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Coach’s Diary: Get a Plan


Olivia Stefanino's client is reminded of the old adage 'fail to prepare, prepare to fail'.

Robert had clearly had enough of his father’s demands – and judging by the vein that was pulsating on his forehead, he wasn’t in the mood for listening to reason.

Having trained as a carpenter – and worked his apprenticeship, Robert was convinced that he was ideally suited to running his own business. He had chatted over his ideas with his father – but had become furious when his father suggested that Robert didn’t have enough commercial experience.

I pointed out that Robert’s father obviously cared about him – and presumably wanted to make sure that he didn’t get into financial trouble. Robert gave me a withering look, and told me that his father had never had confidence in him.

“All my life he has referred to me as the scatterbrained one in the family – and whatever I do, he just won’t shake his opinion of me. It used to really upset me but now I have given up caring,” he said, although his clenched fists belied his comments.

“Maybe,” I replied, “we need to do something dramatic to shake his opinion once and for all. After all, if you don’t like the results you are getting, then you are going to have to change what you are doing.”

Robert looked at me quizzically, so I took this as my cue to continue. “If your father thinks that you are really scatty, let’s find a way to prove that you’re not. Why don’t we spend our session together working on a business plan – that way your father will be able to see that you really are serious about your future.”

I had expected Robert to look pleased at the suggestion, but instead he frowned – saying that his father had already told him to write a business plan, indeed that had been the cause of the latest argument.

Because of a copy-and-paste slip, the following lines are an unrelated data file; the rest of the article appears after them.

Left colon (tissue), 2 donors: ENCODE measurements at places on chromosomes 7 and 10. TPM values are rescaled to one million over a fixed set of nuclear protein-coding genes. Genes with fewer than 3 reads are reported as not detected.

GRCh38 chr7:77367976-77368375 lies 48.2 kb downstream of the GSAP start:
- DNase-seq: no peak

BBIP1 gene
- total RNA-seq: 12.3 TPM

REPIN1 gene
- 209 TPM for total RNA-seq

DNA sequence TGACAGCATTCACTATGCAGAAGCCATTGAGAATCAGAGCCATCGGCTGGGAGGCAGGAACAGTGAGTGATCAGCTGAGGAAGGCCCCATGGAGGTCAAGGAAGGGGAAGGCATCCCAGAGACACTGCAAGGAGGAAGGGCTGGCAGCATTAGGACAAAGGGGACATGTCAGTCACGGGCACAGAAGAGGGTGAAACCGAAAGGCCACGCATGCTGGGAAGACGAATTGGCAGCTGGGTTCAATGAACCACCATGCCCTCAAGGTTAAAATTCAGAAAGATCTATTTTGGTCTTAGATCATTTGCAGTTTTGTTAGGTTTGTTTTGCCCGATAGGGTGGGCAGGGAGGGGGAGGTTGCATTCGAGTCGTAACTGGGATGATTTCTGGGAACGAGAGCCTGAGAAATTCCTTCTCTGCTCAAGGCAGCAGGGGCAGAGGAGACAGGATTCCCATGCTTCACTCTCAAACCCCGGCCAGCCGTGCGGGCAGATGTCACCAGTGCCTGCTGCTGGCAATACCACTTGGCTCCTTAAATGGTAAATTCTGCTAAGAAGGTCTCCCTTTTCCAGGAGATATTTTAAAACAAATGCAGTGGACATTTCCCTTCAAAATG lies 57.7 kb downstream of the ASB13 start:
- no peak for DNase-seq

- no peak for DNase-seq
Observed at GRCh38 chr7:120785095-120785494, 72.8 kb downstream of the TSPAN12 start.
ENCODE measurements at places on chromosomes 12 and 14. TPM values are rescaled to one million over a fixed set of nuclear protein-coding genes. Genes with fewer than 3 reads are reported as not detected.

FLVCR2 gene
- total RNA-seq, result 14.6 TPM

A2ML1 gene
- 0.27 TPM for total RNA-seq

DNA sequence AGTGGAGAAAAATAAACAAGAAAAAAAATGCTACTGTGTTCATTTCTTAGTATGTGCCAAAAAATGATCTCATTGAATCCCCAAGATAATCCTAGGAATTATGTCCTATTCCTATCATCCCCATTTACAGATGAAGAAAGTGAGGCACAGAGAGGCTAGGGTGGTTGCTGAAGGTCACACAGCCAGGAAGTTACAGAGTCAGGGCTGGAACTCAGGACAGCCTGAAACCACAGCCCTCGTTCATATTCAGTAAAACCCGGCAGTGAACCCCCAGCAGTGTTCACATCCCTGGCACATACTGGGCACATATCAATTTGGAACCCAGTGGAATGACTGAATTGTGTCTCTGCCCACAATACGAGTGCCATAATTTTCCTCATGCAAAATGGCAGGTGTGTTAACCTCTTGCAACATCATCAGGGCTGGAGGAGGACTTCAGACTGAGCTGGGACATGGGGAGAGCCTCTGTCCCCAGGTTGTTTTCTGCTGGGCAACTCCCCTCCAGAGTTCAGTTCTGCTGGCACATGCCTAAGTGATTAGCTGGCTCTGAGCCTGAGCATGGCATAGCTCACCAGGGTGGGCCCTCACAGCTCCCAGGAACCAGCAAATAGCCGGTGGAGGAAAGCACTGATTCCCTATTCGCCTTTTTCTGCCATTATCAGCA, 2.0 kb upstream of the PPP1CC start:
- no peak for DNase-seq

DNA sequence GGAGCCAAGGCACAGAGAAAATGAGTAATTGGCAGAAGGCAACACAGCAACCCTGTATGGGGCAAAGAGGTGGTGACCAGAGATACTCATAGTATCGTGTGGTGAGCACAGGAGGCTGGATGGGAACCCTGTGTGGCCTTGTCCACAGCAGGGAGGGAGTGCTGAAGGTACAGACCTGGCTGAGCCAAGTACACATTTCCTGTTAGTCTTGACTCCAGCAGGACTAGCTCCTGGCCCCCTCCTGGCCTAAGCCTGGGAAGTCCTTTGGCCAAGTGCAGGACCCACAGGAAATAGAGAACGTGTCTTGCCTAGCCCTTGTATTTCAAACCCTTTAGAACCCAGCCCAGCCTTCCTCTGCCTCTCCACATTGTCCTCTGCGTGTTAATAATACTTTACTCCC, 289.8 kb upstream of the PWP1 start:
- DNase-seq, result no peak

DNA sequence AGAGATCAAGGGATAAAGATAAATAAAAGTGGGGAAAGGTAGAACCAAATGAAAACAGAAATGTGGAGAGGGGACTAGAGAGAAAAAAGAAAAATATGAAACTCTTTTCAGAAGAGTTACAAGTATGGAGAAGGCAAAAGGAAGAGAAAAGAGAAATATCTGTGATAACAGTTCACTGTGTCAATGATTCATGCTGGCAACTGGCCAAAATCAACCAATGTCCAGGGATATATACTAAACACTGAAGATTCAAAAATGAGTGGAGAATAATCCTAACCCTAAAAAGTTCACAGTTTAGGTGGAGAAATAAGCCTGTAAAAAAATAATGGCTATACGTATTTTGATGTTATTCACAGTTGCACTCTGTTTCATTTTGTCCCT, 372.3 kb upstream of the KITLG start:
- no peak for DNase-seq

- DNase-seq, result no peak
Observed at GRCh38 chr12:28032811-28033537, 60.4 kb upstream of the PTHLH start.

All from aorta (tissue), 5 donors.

I could understand Robert’s frustration – and I told him that I too had always preferred to “get on with things” rather than spend my time planning, until a business colleague had told me that failing to plan was tantamount to planning to fail.

Robert nodded vigorously in agreement when I said that I had used to think that business plans were pointless - because they were based on guesswork rather than facts. “But then I began to see the light when my colleague said that the real purpose of writing a business plan is to make you think – and that everyone knew that it was highly unlikely that real life would actually match the plan.

I again suggested that Robert and I spent the rest of the session working on his business plan – but this time I made it clear that our purpose was to look at all eventualities and opportunities, explaining that in reality it would be a very creative process.

Robert’s rather stern face suddenly broke into a smile as he began to see planning from this new perspective. I knew he understood the point completely when he said, “I guess making a business plan is like putting the foundations in place when you build a house – without the structure, the building won’t last very long!”

As our session drew to a close, we had already achieved a lot – and Robert promised that he would spend the next week completing the project. “What I’m really looking forward to,” he said, “is seeing my father’s face when I present him with my business plan. I’m looking forward to him taking me seriously – and to making my new business work too!”

* Olivia Stefanino is a leadership development consultant and executive coach, who works with blue chip organisations, SMEs and individuals. Download your free e-booklet “128 ways to harness your personal power” at


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